Social problems of Python doc [was Re: Python docs disappointing]
david.lyon at preisshare.net
Mon Aug 10 06:02:33 CEST 2009
Since you're talking about documentation, which is a part of python,
don't you think you should be discussing it on python-dev ?
That's where discussions about the documentation should be held.
haha - I'm just curious to see how long it will for them to
shut the discussion down.
Before you do that, you should clearly work out in your own mind
how you think things need to improve. It's not good enough just
saying this or that is bad without having specific ideas on what
needs to change.
Good luck fellow sinner and blasphemer...
How dare you suggest that things could be improved...
On Sun, 9 Aug 2009 20:04:43 -0700 (PDT), Xah Lee <xahlee at gmail.com> wrote:
> The prob with python docs is with the python priests.
> there are frequent posts about python doc's poor quality, and some
> efforts to improve the doc (such as wiki or seggestions), about few
> times a year (in so much as i've seen), the typical response is
> pissing fight, with python priests to tell them not to start another
> wiki, or “you should apply in our church first and formulate a PEP
> proposal first or kindly donate or otherwise fuckoff”, and so on.
> i've wrote several articles about this issue, total time spend on this
> is probably more than 2 months full-time work. See:
> • Python Documentation Problems
> just about each article above generates a thread of flames.
> I also have re-wrote the entire python regex doc in 2005:
> • Pyhton Regex Documentation: String Pattern Matching
> there are some positive reviews, but most are drawn out by nay-sayers.
> I often receive thank you emails for 2 particular articles, which are
> most frequently google searched as indicated by my weblog:
> • Python Doc Problem Example: gzip
> • Python Doc Problem Example: sort()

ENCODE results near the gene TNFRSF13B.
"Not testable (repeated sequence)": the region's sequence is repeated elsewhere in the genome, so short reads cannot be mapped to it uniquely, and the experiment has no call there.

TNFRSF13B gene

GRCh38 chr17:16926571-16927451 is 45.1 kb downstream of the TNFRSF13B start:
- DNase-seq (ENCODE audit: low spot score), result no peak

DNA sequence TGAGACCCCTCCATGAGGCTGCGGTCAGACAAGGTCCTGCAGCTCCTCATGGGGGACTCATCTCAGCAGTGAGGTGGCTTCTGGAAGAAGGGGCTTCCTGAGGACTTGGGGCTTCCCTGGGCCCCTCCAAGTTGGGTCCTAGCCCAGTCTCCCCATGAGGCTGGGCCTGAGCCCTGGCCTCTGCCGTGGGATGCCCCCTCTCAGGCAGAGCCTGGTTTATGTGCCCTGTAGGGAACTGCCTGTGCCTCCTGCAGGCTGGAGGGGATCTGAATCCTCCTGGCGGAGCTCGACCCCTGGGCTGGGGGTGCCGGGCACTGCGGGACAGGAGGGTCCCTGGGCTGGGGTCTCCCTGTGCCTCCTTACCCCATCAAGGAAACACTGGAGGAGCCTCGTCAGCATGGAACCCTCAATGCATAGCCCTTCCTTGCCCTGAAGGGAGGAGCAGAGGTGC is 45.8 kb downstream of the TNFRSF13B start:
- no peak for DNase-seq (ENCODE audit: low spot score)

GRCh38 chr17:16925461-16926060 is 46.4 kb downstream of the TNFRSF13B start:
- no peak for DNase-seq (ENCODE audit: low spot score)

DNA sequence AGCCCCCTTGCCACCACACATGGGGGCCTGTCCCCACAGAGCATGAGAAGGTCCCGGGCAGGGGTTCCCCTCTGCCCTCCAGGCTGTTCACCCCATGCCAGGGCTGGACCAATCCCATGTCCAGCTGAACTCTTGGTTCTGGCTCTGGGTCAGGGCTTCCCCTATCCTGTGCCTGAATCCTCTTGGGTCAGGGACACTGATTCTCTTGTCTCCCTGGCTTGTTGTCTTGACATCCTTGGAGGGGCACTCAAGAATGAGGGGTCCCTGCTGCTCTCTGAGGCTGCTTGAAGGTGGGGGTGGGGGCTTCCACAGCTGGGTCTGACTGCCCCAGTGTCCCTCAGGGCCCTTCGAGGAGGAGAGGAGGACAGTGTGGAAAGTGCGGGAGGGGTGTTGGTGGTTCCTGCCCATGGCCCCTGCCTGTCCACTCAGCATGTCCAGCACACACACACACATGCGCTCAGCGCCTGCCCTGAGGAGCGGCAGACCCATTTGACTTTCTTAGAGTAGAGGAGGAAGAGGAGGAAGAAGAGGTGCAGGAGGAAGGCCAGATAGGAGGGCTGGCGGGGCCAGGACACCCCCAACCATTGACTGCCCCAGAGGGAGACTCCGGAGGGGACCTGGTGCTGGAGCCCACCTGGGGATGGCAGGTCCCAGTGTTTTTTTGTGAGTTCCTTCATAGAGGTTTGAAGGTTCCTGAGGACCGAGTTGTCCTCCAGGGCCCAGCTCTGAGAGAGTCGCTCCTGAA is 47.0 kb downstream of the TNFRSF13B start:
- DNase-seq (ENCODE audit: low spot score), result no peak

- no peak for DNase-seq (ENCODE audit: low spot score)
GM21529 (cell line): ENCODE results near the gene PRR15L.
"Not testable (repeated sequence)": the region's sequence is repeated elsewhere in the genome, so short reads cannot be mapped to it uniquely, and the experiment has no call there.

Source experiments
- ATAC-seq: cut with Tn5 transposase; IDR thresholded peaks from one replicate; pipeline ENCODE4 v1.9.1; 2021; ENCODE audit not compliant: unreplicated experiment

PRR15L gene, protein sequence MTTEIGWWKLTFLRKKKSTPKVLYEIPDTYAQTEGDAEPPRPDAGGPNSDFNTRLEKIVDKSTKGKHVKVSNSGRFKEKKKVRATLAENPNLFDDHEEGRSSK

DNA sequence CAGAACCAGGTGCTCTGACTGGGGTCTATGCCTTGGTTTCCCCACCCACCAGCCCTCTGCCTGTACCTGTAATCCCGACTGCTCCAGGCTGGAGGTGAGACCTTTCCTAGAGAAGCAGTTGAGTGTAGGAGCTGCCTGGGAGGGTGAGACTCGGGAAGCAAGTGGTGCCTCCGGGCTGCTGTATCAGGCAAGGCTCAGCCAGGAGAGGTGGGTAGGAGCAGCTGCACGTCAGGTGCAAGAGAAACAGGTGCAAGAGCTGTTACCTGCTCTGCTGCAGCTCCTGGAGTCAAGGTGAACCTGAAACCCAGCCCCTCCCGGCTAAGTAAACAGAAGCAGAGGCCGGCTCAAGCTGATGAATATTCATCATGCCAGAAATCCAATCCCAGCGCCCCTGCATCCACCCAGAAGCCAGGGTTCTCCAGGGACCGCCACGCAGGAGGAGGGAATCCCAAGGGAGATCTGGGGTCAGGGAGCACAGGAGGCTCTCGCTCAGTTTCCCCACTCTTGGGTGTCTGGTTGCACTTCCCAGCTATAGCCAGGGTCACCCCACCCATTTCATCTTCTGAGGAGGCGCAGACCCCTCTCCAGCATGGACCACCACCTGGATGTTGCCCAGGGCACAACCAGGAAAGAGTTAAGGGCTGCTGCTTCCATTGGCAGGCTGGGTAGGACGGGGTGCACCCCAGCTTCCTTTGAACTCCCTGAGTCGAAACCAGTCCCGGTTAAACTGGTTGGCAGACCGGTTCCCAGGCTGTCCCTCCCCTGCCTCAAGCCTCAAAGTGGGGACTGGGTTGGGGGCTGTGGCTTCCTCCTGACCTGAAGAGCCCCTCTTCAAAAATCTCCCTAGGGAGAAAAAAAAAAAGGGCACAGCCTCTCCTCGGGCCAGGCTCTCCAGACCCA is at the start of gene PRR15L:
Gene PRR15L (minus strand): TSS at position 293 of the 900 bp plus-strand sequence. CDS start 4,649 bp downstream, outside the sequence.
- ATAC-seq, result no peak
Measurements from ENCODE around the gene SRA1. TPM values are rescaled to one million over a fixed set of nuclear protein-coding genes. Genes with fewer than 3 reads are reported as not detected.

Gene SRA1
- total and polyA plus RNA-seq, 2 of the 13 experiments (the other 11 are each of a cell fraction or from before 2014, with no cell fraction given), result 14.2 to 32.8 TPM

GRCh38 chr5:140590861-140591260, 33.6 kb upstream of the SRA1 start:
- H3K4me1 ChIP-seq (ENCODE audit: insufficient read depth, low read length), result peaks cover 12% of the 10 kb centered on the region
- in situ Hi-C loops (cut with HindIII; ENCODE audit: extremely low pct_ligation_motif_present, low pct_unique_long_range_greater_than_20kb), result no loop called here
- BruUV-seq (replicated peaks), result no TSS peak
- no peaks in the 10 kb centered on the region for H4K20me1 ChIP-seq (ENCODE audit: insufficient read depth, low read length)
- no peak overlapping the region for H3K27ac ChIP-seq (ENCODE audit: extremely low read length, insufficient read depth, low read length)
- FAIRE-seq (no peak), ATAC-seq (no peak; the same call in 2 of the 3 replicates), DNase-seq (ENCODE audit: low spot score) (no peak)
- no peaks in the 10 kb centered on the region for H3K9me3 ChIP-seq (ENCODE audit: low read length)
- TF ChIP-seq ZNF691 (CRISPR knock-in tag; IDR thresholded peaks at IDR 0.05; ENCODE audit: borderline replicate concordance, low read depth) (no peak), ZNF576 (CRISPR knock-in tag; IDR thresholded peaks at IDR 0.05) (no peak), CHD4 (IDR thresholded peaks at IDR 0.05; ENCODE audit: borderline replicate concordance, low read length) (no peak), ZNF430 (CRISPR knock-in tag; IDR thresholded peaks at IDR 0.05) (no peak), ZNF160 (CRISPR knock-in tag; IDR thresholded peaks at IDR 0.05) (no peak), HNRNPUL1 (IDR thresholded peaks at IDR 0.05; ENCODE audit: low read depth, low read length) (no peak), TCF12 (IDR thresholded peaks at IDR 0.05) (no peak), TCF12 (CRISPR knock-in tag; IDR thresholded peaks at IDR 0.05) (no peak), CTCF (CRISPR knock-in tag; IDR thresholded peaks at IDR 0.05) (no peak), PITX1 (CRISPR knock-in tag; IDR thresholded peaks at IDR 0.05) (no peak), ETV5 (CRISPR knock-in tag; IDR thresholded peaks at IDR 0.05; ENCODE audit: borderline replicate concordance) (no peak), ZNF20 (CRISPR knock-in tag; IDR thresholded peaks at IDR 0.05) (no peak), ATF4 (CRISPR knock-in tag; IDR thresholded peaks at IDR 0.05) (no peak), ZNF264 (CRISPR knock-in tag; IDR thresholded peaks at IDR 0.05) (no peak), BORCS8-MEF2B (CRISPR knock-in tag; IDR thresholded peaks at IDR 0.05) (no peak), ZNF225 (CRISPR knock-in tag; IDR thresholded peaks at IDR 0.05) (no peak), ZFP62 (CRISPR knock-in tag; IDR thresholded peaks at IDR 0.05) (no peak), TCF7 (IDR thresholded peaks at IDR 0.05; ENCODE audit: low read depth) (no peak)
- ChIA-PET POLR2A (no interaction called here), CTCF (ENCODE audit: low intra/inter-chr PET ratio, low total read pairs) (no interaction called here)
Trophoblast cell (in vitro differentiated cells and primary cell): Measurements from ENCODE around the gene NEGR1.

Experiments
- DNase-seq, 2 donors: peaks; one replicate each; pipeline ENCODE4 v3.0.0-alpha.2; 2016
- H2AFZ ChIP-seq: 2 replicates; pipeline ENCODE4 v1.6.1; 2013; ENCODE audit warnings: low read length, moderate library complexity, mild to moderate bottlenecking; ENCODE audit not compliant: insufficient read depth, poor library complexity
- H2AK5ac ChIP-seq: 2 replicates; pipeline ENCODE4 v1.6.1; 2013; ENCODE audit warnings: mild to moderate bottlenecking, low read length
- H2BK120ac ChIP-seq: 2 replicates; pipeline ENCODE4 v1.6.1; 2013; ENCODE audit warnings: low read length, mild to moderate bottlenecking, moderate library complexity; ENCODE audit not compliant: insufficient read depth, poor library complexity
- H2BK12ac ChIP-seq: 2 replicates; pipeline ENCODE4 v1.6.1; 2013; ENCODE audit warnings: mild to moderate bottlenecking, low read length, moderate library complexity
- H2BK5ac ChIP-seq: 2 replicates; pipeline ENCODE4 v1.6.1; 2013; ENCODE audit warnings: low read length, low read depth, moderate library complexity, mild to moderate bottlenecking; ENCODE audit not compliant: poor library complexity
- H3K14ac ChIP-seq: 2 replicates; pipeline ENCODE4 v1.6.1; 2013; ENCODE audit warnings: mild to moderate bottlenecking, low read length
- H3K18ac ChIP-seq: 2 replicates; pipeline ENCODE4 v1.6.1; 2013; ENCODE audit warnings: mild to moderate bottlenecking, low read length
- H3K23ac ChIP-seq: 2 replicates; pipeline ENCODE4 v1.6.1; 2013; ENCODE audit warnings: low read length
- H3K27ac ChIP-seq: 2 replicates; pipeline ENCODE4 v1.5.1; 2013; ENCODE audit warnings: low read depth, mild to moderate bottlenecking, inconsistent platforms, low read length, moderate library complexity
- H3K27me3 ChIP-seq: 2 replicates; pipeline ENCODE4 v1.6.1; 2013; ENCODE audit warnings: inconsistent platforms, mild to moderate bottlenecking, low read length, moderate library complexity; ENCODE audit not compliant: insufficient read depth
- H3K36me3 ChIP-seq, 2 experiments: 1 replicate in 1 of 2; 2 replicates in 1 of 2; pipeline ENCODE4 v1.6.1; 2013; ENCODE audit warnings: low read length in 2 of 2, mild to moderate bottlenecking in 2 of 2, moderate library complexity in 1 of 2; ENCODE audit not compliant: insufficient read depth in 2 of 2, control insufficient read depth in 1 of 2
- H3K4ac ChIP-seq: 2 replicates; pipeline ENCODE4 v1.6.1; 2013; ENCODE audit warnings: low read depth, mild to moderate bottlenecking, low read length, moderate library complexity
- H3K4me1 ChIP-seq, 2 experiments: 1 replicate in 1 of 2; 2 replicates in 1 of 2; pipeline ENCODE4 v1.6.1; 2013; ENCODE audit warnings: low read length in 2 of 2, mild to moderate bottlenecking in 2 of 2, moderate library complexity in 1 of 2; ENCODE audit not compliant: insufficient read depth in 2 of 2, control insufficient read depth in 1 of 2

> • Sorting in Python and Perl
> See also:
> • Language, Purity, Cult, and Deception
> ∑ http://xahlee.org/
> On Jul 31, 1:10 pm, kj <no.em... at please.post> wrote:
>> I'm pretty new to Python, and I like a lot overall, but I find the
>> documentation for Python rather poor, overall.
>> I'm sure that Python experts don't have this problem: they have
>> internalized some good ways to access the documentation, are
>> productive with it, and therefore have lost the ability to see why
>> the Python documentations is deficient for beginners. This explains
>> why a suboptimal situation can persist like this: those who are
>> most able fix it are also the least able to perceive it.
>> I've heard similar complaints from other experienced programmers
>> who are trying out Python for the first time: poor documentation.
>> Here is an *entirely typical* example: on some Unix, try
>> % pydoc urllib
>> The displayed documentation mention the optional parameter "data"
>> in practically every function listed (a few dozen of them). This
>> parameter is not documented *anywhere* on that page. All that we
>> are told is that its default value is always None.
>> I'm sure that I can find a full description of this parameter if
>> I fire up Google, and search online. In fact, more likely than
>> not, I'll find far more documentation than I want. But my point
>> is that a programmer should not need to do this. The full
>> documentation should be readily accessible directly through a few
>> I would love to know how experienced Python programmers quickly
>> zero in on the Python documentation they need.
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